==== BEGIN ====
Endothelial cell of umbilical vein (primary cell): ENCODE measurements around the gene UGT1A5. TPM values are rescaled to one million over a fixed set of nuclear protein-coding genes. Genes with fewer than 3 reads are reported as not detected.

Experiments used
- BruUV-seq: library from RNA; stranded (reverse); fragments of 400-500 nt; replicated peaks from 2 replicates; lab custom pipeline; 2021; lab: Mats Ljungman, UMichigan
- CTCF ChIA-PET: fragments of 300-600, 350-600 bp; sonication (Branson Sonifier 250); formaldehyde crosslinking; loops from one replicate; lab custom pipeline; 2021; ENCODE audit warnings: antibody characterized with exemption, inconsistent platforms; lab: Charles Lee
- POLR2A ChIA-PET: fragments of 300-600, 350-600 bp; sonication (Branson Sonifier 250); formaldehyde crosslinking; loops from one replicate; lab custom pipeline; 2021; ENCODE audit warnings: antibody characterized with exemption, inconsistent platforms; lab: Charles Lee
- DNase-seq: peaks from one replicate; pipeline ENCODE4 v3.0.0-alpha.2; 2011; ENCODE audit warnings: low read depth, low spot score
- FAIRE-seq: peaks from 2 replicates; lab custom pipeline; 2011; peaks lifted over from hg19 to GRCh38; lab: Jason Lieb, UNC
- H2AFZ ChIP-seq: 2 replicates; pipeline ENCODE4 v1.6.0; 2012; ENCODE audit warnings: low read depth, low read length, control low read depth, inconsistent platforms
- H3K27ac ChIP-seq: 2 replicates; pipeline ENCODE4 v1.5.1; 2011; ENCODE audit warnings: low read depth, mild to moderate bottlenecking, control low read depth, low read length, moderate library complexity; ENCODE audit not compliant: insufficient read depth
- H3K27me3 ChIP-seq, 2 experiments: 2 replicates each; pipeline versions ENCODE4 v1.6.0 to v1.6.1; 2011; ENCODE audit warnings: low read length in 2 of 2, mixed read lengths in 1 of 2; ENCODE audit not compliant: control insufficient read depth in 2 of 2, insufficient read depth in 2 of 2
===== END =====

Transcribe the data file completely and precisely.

Endothelial cell of umbilical vein (primary cell): ENCODE measurements around the gene UGT1A5. TPM values are rescaled to one million over a fixed set of nuclear protein-coding genes. Genes with fewer than 3 reads are reported as not detected.

Experiments used
- BruUV-seq: library from RNA; stranded (reverse); fragments of 400-500 nt; replicated peaks from 2 replicates; lab custom pipeline; 2021; lab: Mats Ljungman, UMichigan
- CTCF ChIA-PET: fragments of 300-600, 350-600 bp; sonication (Branson Sonifier 250); formaldehyde crosslinking; loops from one replicate; lab custom pipeline; 2021; ENCODE audit warnings: antibody characterized with exemption, inconsistent platforms; lab: Charles Lee
- POLR2A ChIA-PET: fragments of 300-600, 350-600 bp; sonication (Branson Sonifier 250); formaldehyde crosslinking; loops from one replicate; lab custom pipeline; 2021; ENCODE audit warnings: antibody characterized with exemption, inconsistent platforms; lab: Charles Lee
- DNase-seq: peaks from one replicate; pipeline ENCODE4 v3.0.0-alpha.2; 2011; ENCODE audit warnings: low read depth, low spot score
- FAIRE-seq: peaks from 2 replicates; lab custom pipeline; 2011; peaks lifted over from hg19 to GRCh38; lab: Jason Lieb, UNC
- H2AFZ ChIP-seq: 2 replicates; pipeline ENCODE4 v1.6.0; 2012; ENCODE audit warnings: low read depth, low read length, control low read depth, inconsistent platforms
- H3K27ac ChIP-seq: 2 replicates; pipeline ENCODE4 v1.5.1; 2011; ENCODE audit warnings: low read depth, mild to moderate bottlenecking, control low read depth, low read length, moderate library complexity; ENCODE audit not compliant: insufficient read depth
- H3K27me3 ChIP-seq, 2 experiments: 2 replicates each; pipeline versions ENCODE4 v1.6.0 to v1.6.1; 2011; ENCODE audit warnings: low read length in 2 of 2, mixed read lengths in 1 of 2; ENCODE audit not compliant: control insufficient read depth in 2 of 2, insufficient read depth in 2 of 2